Smart Mirror

I Made A Thing

I saw a post a month ago about this guy making a "magic mirror"; something you'd see in an Iron Man movie. I, just like pretty much everyone else who's seen or heard about this, thought this was incredibly cool and suddenly realized that I had needed this in my life all along. I had just bought the new Raspberry pi 2 B, so the next bit was just getting a monitor and a two-way mirror. 

Project in Pictures

Parts & Challenges

Here is what I used:

Total Cost = $85

Surprisingly enough, the hardest part was actually figuring out what I would need for the mirror part/ordering it. I ended up using TAP Plastics for mine. It's actually acrylic, not glass, but that makes it a lot cheaper (about half price) and more versatile than glass. Plus they cut it for you, so you don't have to worry about scratching or splintering it. 

The brilliant mind of Michael Teeuw created the initial idea and layout and has his code posted here on Github. I used some of this for the layout and the php to pull the weather data. If you like these kind of projects, I highly suggest checking out his site. 

 

The 1st thing I did was set up my Raspberry Pi. After installing the OS and updating, I set up a stripped down LAMP server to host the webpage that will serve as the background of the mirror. I also installed php5 so that I could pull RSS feeds, Open Weather data, and Google Calendar data.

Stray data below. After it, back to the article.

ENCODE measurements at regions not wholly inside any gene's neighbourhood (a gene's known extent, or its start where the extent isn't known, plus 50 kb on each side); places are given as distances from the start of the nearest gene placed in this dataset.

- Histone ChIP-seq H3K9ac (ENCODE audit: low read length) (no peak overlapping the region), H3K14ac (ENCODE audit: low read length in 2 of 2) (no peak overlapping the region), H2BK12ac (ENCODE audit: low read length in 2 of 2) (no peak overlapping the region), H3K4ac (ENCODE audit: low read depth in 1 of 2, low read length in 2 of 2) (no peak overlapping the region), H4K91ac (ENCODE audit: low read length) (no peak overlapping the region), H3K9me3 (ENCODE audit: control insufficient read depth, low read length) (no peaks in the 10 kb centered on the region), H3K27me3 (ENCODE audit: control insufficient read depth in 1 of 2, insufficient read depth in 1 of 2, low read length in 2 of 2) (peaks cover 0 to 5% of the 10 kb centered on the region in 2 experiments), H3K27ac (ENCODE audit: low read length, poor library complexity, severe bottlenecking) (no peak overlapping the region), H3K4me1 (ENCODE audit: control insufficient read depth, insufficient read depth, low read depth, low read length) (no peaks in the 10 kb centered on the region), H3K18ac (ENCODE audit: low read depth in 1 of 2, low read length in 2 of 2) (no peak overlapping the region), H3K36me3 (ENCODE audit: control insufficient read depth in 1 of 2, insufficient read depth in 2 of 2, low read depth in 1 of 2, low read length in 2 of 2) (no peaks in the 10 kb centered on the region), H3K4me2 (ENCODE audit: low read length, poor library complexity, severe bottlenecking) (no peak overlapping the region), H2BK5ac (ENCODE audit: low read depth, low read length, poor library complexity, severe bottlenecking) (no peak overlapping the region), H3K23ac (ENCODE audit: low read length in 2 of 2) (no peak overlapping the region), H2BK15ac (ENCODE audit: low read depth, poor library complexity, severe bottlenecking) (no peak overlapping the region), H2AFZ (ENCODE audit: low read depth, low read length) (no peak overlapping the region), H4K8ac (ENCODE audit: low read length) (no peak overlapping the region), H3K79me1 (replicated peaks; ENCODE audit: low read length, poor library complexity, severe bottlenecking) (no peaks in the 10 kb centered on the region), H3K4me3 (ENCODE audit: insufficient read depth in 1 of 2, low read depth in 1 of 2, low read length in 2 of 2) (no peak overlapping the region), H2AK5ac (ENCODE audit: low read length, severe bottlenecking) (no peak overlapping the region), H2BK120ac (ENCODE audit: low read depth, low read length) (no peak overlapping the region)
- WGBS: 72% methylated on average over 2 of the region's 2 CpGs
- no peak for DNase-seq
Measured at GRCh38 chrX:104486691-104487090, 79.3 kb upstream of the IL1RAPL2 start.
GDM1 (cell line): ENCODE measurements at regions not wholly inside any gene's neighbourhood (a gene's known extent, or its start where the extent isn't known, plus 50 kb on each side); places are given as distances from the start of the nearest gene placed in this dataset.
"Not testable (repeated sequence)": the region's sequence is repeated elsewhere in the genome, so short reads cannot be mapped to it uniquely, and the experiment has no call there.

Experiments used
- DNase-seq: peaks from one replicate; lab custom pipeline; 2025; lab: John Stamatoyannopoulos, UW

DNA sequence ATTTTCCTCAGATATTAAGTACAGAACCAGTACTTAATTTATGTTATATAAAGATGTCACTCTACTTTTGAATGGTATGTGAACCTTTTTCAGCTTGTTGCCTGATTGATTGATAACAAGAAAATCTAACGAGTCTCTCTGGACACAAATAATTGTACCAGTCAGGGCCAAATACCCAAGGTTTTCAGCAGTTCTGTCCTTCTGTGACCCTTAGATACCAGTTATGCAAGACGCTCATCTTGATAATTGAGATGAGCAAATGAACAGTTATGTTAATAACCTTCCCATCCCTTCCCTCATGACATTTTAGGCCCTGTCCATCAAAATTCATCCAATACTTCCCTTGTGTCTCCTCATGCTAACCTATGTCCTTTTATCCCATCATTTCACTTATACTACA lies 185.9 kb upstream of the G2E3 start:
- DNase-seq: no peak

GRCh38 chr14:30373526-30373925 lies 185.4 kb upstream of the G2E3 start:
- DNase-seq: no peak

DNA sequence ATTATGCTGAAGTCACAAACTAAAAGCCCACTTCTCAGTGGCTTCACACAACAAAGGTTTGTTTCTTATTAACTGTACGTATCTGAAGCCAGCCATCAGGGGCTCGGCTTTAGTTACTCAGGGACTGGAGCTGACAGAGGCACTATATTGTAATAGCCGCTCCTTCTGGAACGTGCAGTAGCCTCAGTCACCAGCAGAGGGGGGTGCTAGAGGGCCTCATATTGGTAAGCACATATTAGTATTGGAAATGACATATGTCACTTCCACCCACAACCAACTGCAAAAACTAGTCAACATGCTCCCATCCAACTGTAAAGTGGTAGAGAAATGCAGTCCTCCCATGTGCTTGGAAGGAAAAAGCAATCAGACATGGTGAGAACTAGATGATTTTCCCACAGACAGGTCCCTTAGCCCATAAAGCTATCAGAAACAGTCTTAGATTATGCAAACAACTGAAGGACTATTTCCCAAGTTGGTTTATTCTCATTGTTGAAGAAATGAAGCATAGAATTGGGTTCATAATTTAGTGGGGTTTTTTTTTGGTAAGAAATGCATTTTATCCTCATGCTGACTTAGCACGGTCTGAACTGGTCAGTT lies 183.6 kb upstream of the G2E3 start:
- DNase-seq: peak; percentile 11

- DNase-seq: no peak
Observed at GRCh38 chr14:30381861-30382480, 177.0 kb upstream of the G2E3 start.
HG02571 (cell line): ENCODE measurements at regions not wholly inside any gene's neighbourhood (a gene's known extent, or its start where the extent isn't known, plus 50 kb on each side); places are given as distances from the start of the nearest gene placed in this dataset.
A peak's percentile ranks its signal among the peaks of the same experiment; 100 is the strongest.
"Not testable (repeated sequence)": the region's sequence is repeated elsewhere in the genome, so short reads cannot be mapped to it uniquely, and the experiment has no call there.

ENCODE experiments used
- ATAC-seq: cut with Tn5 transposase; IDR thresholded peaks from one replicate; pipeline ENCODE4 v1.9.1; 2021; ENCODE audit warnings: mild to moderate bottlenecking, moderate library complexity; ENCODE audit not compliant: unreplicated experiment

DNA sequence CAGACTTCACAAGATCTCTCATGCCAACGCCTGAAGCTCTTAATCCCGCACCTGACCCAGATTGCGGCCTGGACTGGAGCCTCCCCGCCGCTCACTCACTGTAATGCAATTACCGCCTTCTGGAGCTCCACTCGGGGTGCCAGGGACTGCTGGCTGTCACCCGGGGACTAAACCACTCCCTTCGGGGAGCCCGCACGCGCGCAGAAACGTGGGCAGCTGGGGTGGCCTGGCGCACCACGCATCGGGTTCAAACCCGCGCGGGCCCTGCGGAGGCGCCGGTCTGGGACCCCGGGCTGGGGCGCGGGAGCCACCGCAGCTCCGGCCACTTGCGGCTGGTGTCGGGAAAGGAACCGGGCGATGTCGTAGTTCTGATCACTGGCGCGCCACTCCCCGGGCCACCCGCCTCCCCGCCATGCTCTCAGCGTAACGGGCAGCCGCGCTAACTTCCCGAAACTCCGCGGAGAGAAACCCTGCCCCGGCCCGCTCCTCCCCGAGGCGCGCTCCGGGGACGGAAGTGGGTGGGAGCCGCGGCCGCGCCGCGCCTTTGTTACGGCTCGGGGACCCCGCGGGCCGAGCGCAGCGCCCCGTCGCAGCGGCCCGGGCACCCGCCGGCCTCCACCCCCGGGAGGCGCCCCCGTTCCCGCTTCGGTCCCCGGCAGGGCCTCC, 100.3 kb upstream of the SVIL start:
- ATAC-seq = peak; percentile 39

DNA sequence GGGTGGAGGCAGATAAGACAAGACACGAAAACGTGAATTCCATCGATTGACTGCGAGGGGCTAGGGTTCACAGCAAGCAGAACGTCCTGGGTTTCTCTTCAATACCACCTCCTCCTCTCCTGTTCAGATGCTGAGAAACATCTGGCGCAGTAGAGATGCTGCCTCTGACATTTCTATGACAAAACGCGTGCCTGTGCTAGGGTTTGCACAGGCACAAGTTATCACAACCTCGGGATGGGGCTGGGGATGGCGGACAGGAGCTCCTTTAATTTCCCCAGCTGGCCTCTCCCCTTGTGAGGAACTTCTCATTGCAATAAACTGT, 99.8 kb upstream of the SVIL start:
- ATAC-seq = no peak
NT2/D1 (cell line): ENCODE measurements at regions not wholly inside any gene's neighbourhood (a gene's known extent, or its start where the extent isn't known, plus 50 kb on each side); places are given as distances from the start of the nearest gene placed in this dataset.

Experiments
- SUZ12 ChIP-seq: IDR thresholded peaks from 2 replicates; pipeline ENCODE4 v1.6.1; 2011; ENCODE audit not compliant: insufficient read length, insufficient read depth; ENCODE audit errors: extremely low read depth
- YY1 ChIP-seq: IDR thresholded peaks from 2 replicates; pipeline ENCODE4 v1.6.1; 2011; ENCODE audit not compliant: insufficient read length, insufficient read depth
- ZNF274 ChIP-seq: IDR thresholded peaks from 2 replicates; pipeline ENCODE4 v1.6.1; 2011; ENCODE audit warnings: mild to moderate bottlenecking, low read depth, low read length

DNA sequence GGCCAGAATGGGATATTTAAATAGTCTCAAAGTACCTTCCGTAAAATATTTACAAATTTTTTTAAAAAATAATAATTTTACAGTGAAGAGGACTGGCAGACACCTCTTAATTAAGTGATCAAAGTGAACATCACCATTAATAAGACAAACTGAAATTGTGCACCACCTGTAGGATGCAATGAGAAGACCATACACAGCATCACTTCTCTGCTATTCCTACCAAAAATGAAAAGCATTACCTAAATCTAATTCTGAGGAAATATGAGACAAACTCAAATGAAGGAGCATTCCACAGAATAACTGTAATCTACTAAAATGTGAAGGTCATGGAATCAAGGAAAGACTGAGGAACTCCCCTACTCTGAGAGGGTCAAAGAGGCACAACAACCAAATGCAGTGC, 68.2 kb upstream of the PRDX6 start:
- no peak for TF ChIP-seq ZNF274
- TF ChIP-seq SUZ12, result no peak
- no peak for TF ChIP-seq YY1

After the initial setup, I registered for an OpenWeatherMap API key and grabbed my Google Calendar link. I also modified an array and created two more to display 4 o 5  sayings that would randomly cycle through and change about every 20 seconds, depending on the time of day (This one tells me it's apparently beer-thirty). 

I wanted the smart mirror to have a more modern look, so I chose not to put together or use a frame. I took apart the LED monitor frame and used electrical tape to black out the metal frame. This way, it wouldn't show when I put the mirror on. 

It took a bit to figure out the best layout that both allowed me to plug in everything and allow me to hide most of the cables. When I build my next one, I'll be sure to get a monitor that has the inputs in the back; not on the bottom. 

Once the mirror finally arrived, I had to test it to see if it work. By this point, I had already set the Raspberry Pi to boot right into the web browser in full screen mode, load the local host server where my page was set, and rotate the display 90 degrees, so all I had to do was turn it on. 

Once I knew it worked, I used double-sided tape to connect the mirror to the monitor. I did this so that I could make future changes as I work more with it. The cords are a little unsightly, but other than that, I think it turned out okay for my first attempt. I'll keep working on this to improve it and will post more once it's done!